We report ground-based high-cadence transit timing observations of the extrasolar planet WASP-2b. We achieve a typical timing error of 15-30 sec. The data show no signiﬁcant deviations from the predicted ephemeris.
[Show abstract][Hide abstract] ABSTRACT: Transiting extrasolar planets constitute only a small fraction of the range of stellar systems found to display periodic, shallow dimmings in wide-field surveys employing small-aperture camera arrays. Here we present an efficient selection strategy for follow-up observations, derived from analysis of the light curves of a sample of 67 SuperWASP targets that passed the selection tests we used in earlier papers, but which have subsequently been identified either as planet hosts or as astrophysical false positives. We determine the system parameters using Markov-chain Monte Carlo analysis of the SuperWASP light curves. We use a constrained optimisation of chi-squared combined with a Bayesian prior based on the main-sequence mass and radius expected from the 2MASS J-H colour. The Bayesian nature of the analysis allows us to quantify both the departure of the host star from the main-sequence mass-radius relation and the probability that the companion radius is less than 1.5 Jupiter radii. When augmented by direct light curve analyses that detect binaries with unequal primary and secondary eclipses, and objects with aperture blends that are resolved by SuperWASP, we find that only 13 of the original 67 stars, including the three known planets in the sample, would qualify for follow-up. This suggests that planet discovery "hit rates" better than one-in-five should be achievable. In addition, the stellar binaries that qualify are likely to have astrophysically interesting stellar or sub-stellar secondaries. Comment: 17 pages, 11 Figures, accepted for publication in MNRAS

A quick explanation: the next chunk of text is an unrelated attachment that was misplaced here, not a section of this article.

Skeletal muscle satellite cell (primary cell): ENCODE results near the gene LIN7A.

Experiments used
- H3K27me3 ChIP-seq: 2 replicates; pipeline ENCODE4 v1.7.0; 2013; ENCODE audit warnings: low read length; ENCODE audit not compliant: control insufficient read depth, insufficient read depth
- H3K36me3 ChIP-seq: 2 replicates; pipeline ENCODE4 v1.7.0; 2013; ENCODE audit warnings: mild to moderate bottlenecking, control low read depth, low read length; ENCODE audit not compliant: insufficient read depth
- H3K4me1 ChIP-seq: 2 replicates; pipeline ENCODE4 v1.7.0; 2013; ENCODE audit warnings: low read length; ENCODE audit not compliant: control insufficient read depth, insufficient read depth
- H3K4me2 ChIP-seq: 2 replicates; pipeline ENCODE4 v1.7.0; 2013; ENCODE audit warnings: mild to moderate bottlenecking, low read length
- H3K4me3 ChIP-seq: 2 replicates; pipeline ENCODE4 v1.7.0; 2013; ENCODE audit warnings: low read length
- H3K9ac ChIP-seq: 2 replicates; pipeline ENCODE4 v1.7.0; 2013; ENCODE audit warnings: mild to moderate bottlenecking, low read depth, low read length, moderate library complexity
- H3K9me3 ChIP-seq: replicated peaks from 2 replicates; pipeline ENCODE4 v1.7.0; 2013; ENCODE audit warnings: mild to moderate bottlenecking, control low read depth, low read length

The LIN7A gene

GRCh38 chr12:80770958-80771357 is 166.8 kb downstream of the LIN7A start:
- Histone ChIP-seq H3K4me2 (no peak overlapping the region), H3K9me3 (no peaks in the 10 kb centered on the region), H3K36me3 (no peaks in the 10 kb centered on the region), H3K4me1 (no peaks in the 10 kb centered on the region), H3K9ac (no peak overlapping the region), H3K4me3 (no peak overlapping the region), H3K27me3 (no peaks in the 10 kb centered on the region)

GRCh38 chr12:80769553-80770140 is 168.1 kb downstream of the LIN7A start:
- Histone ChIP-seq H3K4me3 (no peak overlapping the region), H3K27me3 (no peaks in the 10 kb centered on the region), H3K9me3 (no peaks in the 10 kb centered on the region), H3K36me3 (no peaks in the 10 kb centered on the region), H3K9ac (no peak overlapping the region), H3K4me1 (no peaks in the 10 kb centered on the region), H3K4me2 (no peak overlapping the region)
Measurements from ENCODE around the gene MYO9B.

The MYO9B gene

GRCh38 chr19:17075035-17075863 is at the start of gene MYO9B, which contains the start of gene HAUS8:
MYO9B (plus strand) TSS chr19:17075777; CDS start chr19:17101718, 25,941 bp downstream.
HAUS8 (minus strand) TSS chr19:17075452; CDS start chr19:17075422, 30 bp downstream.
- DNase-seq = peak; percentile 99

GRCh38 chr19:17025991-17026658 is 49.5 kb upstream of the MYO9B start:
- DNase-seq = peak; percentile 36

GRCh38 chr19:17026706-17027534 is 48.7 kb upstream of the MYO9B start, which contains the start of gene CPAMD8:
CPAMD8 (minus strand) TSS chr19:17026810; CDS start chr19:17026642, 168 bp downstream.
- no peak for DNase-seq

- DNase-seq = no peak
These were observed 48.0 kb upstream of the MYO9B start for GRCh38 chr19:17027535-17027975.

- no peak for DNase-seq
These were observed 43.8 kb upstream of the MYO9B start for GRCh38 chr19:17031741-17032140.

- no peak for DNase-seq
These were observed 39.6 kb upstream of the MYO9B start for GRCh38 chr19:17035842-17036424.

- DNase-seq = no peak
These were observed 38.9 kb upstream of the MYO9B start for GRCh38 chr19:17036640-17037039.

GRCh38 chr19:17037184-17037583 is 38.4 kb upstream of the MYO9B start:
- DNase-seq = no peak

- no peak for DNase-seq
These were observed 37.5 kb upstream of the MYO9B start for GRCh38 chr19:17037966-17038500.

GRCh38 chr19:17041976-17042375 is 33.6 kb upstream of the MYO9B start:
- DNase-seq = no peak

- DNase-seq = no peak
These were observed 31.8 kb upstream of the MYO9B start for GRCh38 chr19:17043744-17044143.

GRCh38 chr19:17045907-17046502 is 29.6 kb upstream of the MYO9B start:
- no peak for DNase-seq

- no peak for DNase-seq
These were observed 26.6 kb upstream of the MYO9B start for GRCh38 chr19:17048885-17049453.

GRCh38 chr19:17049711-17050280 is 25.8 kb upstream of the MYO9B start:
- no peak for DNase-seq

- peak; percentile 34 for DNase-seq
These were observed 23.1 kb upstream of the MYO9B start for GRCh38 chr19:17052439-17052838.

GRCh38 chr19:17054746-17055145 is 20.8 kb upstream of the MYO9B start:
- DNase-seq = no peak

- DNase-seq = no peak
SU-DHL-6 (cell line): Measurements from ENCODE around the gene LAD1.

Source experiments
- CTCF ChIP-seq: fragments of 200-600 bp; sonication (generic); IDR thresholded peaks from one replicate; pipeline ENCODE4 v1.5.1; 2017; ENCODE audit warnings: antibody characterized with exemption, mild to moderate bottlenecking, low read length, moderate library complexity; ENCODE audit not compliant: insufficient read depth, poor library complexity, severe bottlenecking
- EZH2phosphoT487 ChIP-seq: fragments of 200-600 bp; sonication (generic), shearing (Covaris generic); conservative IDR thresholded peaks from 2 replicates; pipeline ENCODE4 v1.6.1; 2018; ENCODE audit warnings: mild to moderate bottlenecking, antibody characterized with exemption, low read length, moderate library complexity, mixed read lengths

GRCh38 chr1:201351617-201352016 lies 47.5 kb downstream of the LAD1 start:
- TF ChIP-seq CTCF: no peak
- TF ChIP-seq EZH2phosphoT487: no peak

Monthly Notices of the Royal Astronomical Society 07/2007; 380(3). DOI:10.1111/j.1365-2966.2007.12195.x · 5.11 Impact Factor
[Show abstract][Hide abstract] ABSTRACT: Currently the only technique sensitive to Earth mass planets around nearby stars (that are too close for microlensing) is the monitoring of the transit time variations of the transiting extrasolar planets. We search for additional planets in the systems of the hot Neptune GJ 436b, and the hot-Jupiter XO-1b, using high cadence observations in the J and Ks bands. New high-precision transit timing measurements are reported: GJ 436b Tc = 2454238.47898 \pm 0.00046 HJD; XO-1b Tc(A) = 2454218.83331 \pm 0.00114 HJD, Tc(B) = 2454222.77539 \pm 0.00036 HJD, Tc(C) = 2454222.77597 \pm 0.00039 HJD, Tc(D) = 2454226.71769 \pm 0.00034 HJD, and they were used to derive new ephemeris. We also determined depths for these transits. No statistically significant timing deviations were detected. We demonstrate that the high cadence ground based near-infrared observations are successful in constraining the mean transit time to ~30 sec., and are a viable alternative to space missions. Comment: 7 pages, 4 figures. To appear in A&A
Astronomy and Astrophysics 05/2009; 507(1). DOI:10.1051/0004-6361/200810908 · 4.38 Impact Factor
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